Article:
That being said, it's all about competence. If you have 500 hours in RA-Aus, you might still need to do 10-20 or even more by the time you are competent to their standards.
It's a careful balance.
10th Jul 2012, 00:39
Pick an RA school that will acknowledge RA time is recognised for a GA licence.
I've had to deal with a school that refused to hand over the students RA records as they apparently did not count.
As has been said, converting to GA is not necessarily cheaper. The only difference between RA and GFPT syllabus is 1 hour IF in the aircraft.
It all comes down to how much your paying for the aircraft.
10th Jul 2012, 00:46
As has been said, converting to GA is not necessarily cheaper. The only difference between RA and GFPT syllabus is 1 hour IF.
That would be 2 hours for starters.
What about the sizes of the Navs, weight and balance, not to mention the vast differences in theory? Controlled airspace too?
10th Jul 2012, 01:20
not to mention the vast differences in theory
You are right, RA-Aus theory (nowadays?) actually has challenging nav and met questions, whereas the PPL exam is mostly an exercise in being able to find in the AIP that you need to transport your dog in a cage with absorbent mat while only needing to answer 70% correct as opposed to 80% for RA-Aus.
I dunno, maybe I got lucky as these things are randomly put together for everyone these days, but the practical questions on my PPL exam were laughable. No tricks in W&B (Like being OK for take off but out after 3 hours flying) or performance and the nav questions were along the lines of "You depart A at 00 on a 50 mile leg to B, at 25 nm the time is 15. What time will you arrive at B?" Not to mention the 1:60 question along the same complexity. (Being 2 miles out at 30 miles along a 60 mile track)
Not saying either is easier than the other; they are different. But anyone who has done both in the past few years will attest there is not much between them.
10th Jul 2012, 01:24
Bear in mind that it is not just a case of ticking a couple of boxes, the CASA syllabus is competency based and you have to be able to fly to all the syllabus standards, consistantly, to be recommended for and pass the test.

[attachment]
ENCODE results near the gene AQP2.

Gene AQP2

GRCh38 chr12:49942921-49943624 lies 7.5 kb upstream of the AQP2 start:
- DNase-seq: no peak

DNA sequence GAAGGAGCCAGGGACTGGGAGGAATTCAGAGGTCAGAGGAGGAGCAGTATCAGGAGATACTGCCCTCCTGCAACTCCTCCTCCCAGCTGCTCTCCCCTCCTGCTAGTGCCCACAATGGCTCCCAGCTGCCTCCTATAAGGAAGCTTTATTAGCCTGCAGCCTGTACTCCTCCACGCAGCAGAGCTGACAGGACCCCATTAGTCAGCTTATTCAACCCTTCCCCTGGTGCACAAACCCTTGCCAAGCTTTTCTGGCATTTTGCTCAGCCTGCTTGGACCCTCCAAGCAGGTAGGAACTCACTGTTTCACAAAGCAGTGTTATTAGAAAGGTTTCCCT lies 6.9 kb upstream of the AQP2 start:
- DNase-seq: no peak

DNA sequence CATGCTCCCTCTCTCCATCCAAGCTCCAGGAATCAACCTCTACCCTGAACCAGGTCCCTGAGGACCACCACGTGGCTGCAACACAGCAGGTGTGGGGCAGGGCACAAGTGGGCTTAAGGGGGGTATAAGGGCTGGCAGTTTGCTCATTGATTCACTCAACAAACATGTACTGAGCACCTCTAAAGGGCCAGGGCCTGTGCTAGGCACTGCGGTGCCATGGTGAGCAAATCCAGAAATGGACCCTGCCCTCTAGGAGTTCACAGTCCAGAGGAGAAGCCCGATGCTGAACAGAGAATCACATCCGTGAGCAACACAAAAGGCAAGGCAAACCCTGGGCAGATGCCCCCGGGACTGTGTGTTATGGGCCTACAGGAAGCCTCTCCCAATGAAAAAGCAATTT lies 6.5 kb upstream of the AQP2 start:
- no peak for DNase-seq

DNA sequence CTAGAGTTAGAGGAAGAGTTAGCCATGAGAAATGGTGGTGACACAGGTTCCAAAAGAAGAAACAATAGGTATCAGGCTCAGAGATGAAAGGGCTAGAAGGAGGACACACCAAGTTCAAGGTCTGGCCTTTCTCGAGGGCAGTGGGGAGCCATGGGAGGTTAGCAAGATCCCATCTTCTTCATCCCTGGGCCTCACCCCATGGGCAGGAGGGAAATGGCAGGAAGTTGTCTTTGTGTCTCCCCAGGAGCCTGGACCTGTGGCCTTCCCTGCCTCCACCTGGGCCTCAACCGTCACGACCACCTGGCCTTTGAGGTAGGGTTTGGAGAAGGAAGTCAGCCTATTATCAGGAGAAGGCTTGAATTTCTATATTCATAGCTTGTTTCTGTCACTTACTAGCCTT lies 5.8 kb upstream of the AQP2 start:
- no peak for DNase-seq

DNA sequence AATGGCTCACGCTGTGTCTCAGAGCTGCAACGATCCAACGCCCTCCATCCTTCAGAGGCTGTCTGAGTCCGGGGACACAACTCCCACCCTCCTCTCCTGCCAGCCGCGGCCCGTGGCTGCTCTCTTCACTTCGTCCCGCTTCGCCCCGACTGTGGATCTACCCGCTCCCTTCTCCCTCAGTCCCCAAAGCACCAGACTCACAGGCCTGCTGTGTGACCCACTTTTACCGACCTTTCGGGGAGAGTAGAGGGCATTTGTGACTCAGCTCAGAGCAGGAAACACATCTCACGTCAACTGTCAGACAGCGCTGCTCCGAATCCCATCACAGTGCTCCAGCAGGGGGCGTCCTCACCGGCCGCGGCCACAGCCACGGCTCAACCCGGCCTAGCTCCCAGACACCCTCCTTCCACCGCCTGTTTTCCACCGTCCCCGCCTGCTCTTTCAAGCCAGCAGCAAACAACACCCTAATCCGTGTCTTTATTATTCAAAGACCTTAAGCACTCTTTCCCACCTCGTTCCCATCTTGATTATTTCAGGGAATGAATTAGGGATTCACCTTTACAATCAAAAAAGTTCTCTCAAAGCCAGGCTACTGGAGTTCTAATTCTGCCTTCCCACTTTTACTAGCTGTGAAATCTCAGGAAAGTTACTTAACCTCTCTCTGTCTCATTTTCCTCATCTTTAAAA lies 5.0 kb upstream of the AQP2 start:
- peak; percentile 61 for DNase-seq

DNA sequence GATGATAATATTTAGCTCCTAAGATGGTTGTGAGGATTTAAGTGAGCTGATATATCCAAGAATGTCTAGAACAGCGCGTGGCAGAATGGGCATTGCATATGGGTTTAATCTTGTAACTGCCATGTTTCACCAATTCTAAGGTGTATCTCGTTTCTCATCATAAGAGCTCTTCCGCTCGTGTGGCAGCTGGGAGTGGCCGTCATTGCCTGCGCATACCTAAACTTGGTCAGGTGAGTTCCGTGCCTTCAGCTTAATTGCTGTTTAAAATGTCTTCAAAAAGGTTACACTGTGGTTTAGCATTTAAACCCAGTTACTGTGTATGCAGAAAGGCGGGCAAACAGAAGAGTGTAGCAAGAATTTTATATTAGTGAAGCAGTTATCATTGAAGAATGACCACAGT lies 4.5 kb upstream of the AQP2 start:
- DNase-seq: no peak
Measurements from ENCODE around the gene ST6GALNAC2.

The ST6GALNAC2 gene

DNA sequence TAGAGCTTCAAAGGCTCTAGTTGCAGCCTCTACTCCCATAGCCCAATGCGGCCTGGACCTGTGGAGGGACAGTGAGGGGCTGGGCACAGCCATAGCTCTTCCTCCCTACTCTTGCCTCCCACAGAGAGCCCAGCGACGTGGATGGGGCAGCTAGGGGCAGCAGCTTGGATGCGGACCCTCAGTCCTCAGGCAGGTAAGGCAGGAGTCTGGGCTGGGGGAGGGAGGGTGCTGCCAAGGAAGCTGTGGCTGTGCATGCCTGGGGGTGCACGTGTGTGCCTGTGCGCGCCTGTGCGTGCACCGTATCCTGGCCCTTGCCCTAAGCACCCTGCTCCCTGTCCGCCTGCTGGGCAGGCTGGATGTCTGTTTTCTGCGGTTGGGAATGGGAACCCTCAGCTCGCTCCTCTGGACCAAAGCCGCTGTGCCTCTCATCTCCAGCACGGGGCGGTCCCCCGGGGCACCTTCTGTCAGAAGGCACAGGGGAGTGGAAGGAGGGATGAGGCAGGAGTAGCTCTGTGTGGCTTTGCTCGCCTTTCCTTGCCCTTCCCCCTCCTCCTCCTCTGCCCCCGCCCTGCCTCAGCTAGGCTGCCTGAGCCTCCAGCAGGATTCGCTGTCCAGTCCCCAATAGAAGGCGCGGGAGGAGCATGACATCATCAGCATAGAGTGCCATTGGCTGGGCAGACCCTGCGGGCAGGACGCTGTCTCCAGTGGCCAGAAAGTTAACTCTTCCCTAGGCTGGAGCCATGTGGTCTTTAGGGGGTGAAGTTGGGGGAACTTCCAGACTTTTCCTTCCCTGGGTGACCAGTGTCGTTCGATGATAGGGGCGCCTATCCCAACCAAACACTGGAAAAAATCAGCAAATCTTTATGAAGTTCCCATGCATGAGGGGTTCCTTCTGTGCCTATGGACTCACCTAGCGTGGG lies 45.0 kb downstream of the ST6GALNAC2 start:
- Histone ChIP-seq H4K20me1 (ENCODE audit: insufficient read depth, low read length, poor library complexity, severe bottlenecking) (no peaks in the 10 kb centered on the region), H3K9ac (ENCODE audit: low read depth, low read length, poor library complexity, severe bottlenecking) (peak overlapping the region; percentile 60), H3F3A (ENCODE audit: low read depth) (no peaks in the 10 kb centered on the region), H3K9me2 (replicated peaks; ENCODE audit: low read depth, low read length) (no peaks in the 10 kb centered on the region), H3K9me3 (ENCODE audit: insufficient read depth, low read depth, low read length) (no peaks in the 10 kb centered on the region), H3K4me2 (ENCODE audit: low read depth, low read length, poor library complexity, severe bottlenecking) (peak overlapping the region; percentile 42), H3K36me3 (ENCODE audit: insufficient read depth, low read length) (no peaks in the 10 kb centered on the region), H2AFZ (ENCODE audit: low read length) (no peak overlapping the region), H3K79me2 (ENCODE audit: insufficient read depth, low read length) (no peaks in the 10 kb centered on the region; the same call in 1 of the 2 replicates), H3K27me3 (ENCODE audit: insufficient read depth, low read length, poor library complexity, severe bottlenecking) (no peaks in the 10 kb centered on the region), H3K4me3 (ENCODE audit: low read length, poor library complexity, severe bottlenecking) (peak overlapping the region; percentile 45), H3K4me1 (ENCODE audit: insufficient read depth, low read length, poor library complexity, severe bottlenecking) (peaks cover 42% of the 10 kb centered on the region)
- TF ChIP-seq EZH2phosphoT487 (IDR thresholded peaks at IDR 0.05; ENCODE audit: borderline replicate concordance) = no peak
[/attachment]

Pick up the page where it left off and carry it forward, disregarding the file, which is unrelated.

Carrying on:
Some RA-Aus qualified people can do this fine, usually the ones that have trained at a school with an instructor that does both; others it takes a long time to reach the competencies, especially when they are convinced their way is "better".
As with anyone it seems to depend on the quality of teaching they received in the first few lessons that will determine the ability to reach and recognise competency as they progress.
10th Jul 2012, 02:26
I did say GFPT.. Nav's are not GFPT items.
You can do 1 hour IF in a synthetic trainer, only need the 1 hour in the aircraft.
If you look at the RA syllabus and the DVFR for GFPT its all the same sequences except for IF. RA is more hours when you count the extra 5 PIC for PAX.
After that if you want to convert to a PPL you need to do the CTA stuff anyway, just do it from the beginning in a VH reg aircraft.
As I said, depends on the aircraft cost. In my area RA Jab's/Tecnams run for 230/hr while VH reg ones run at 250. By the time the extra 5 hours PIC for RA comes out your within $100.
10th Jul 2012, 05:01
There is no CTA requirement for PPL, is there? Most people end up with it be default because they train at a class D.
With those price differences, there is no real savings indeed. It becomes much more when you find somewhere with a much bigger difference.
When I did my RA at Parafield, I was paying $180 for the SportStar (no landing fees 'coz they can't enter numbers into their system!) while the 172 including fee was $250.
So definitely a few grand to be saved, even if you did up to GFPT level in the SportStar and then all navs in C172.
18th Jul 2012, 04:32
According to CASA, a recreational aircraft is a registered aeroplane because it is on the register of a contracting state. What is a contracting state? Something to do with the Chicago Convention of 1944. I had a 2 month wild goose chase with CASA (go figure, right?) to get that information. Basically, the ultralight hours are recognised by CASA but as MPrince mentioned, some schools won’t accept it, particularly the metro ones. Think of the money they could snatch if they said that your ultralight hours don’t count. In short, RAA is really doing some damage to GA in this country. Good or bad??:confused:
19th Jul 2012, 08:22
200 hour cpl A
100 can be in RA- let's say all your required command
So that's 100x140.00$ in a tecnam or jabiru = 14000.00
Versus 100x 250.00 minimum 172 = 25000.00..
Saving on command hours 11000.00 or there abouts.
Most of the cash needed for an Ifr or instructor rating..
You can either fly or you can't, and that comes down to your instruction, ability and willingness to work hard.
There will be good and bad instructors everywhere. It's up to you to use your instincts and a lot of questions to assess that as you develop and change if something isn't right .
19th Jul 2012, 09:02
From CASA by email of 28/3/12:
"..... 100 hours of command time in an RA Aus registered group A (3 axis) aircraft can be counted towards 100 hours command time required for a 200 hour commercial only.
The hours eligible to be counted are only the hours obtained after being issued with a pilot certificate and not before. As per the definition of recognised flight time in CAR 2(e)."